January 2017

As California weathers yet another “atmospheric river”, it’s a good time to reassess where we are and where we are headed from a water standpoint in California.

The extended statewide drought period we have experienced the past 5+ years appears to be ending. Rainfall and snowpack levels are drought-monitor-key-1-19-17well above average for this time of year, and once depleted reservoirs are quickly filling. According to the U.S. Drought Monitor, only 2 percent of the state is currently facing “exceptional drought” conditions, compared to nearly 43 percent one year ago. With at least two months to go in the winter season, snowpack water content (as of January 15) is already at 163 percent of statewide average and 74 percent of average for the entire season. Most major Northern California reservoirs are filling quickly and are anywhere from 82-126 percent of historical average for this time of year. Lake Oroville went from 57 percent of capacity (January 3) to 80 percent of capacity (January 15) in less than two short weeks. Even San Luis Reservoir, south of the Delta, is filling (62 percent of capacity) after a record low-point just last year.

While the deluge has provided a much welcomed and needed end
to a historically dry period, it has also once again highlighted the significant need for additional infrastructure and investment to capture these peak flows, specifically improved Delta conveyance and increased storage.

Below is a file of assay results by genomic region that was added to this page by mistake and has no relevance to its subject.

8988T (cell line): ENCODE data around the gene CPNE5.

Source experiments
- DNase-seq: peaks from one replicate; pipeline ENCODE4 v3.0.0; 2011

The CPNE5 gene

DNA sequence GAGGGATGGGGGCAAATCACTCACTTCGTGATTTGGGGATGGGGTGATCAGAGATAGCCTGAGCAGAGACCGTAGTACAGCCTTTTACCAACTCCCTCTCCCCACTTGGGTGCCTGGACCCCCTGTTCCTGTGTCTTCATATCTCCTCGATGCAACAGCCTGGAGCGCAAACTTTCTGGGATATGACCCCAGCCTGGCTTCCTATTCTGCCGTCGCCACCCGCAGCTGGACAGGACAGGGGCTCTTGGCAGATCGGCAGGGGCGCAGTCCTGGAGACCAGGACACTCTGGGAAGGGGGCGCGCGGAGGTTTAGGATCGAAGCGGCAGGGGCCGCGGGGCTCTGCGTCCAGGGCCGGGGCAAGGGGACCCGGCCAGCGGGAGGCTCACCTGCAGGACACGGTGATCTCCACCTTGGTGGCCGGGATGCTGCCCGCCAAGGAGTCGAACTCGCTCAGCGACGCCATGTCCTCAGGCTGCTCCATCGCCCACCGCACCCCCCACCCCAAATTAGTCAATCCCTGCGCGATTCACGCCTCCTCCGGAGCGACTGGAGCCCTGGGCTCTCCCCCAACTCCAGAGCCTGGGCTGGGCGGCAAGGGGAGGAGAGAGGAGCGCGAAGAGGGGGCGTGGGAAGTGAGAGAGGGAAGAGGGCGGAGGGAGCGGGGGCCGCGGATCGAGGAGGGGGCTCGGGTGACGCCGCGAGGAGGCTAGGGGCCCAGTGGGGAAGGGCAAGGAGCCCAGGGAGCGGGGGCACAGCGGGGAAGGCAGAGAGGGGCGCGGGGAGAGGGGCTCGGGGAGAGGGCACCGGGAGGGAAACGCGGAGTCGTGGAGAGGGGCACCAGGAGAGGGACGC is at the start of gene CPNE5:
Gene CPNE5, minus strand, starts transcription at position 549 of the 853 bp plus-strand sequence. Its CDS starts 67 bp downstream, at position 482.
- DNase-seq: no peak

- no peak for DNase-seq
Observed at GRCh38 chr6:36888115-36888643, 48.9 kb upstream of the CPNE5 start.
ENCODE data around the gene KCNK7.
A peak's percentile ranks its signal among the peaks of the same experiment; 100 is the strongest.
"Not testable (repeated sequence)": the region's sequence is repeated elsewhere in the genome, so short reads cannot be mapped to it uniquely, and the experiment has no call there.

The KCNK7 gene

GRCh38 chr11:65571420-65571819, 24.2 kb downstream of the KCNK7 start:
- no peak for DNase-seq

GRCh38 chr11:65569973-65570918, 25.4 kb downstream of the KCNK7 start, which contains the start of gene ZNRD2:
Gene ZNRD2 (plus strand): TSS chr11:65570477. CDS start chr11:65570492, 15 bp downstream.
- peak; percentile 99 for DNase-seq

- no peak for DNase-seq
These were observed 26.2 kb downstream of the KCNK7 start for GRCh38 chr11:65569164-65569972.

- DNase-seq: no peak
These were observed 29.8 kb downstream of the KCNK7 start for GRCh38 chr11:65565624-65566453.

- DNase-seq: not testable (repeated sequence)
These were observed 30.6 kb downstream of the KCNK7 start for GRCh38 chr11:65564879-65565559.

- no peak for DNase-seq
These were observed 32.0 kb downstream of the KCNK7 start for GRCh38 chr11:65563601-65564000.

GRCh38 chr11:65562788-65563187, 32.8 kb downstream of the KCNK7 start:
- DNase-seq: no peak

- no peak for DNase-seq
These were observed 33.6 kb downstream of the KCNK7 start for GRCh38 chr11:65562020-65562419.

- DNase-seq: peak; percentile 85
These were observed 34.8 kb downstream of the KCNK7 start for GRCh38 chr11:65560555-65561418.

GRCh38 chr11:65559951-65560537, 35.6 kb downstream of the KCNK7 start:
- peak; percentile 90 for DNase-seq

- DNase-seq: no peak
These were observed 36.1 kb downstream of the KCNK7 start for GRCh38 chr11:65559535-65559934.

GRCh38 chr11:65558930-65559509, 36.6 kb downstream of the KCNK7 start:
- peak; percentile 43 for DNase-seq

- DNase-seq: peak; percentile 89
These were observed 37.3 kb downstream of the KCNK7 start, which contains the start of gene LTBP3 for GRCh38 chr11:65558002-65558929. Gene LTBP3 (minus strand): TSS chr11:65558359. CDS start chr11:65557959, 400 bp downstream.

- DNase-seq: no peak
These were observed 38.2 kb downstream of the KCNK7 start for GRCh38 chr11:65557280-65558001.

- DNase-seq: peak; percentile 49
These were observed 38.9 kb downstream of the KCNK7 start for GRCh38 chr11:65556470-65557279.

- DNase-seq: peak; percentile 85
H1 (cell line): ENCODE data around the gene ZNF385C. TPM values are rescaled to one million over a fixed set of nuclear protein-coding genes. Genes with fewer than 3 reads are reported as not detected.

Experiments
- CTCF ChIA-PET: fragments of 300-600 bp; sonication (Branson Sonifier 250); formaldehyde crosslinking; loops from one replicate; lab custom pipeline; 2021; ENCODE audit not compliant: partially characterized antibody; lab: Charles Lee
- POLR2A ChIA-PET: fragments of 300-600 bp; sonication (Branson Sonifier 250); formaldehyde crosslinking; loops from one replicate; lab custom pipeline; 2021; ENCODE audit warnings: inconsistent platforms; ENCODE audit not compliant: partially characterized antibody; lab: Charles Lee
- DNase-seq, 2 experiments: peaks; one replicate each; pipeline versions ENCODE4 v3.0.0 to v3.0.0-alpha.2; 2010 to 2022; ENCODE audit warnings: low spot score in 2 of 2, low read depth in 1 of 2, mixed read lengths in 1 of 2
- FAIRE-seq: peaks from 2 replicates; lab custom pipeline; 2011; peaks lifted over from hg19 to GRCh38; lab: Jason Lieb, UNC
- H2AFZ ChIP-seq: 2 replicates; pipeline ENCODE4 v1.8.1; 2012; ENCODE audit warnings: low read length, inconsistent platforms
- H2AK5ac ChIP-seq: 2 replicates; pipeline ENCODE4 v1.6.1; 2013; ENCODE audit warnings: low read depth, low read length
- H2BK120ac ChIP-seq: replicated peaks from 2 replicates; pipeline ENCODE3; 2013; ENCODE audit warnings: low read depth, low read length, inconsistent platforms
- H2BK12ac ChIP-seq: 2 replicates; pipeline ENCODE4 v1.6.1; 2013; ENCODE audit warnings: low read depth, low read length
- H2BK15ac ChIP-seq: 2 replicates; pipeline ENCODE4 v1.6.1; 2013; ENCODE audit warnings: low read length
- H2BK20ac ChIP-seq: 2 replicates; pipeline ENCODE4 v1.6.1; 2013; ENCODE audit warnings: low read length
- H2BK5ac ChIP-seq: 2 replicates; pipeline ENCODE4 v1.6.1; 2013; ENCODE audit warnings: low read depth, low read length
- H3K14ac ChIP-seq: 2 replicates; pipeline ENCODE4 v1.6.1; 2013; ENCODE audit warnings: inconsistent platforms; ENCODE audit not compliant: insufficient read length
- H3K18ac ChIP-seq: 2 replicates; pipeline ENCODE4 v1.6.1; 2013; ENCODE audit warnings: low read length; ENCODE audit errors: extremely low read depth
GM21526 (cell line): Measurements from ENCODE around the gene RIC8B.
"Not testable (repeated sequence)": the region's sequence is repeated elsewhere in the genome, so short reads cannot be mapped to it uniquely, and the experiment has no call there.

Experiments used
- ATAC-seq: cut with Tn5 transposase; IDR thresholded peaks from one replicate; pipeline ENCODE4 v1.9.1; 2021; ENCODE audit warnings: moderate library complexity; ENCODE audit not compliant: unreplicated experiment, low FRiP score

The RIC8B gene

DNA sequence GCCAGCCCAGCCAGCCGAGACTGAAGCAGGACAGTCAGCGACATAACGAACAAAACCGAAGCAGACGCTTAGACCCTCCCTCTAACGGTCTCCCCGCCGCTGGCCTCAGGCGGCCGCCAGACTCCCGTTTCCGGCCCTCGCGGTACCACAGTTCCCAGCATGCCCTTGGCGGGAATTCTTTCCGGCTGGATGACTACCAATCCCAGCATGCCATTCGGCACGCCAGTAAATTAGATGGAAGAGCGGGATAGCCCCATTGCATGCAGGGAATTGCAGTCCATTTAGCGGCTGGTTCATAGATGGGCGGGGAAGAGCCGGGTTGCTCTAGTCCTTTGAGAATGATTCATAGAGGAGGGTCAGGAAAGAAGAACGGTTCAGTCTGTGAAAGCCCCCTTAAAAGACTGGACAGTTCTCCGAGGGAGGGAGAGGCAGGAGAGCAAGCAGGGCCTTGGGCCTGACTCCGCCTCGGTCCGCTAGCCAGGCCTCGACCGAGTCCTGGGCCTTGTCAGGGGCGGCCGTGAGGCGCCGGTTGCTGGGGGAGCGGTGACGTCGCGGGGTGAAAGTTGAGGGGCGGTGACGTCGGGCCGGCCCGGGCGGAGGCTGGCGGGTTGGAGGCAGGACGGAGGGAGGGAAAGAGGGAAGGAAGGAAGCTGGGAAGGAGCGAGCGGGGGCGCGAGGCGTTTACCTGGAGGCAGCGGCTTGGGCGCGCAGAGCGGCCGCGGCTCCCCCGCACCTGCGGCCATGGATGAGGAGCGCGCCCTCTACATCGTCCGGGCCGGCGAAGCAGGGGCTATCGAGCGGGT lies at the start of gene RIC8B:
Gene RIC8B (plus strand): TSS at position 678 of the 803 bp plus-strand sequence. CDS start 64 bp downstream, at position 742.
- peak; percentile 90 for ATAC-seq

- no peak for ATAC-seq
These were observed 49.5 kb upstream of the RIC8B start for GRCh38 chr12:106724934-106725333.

A recent report by the California Department of Water Resources (DWR) entitled “Water Available for Replenishment” underscores this very point. The DWR analysis shows that providing more flexibility to capture additional storm runoff through construction of additional storage north and south of the Delta and making improvements in Delta conveyance infrastructure as proposed by the California WaterFix, would greatly enhance both the state’s water supply portfolio and environmental protection. The report also highlights the critical investment needed to capture more peak storm flows to recharge overdrafted groundwater basins throughout the state.

California’s increasingly fickle precipitation patterns showcase the need for additional water supply investments. Policymakers need to take timely action to adapt our infrastructure to meet the state’s rapidly changing climate realities.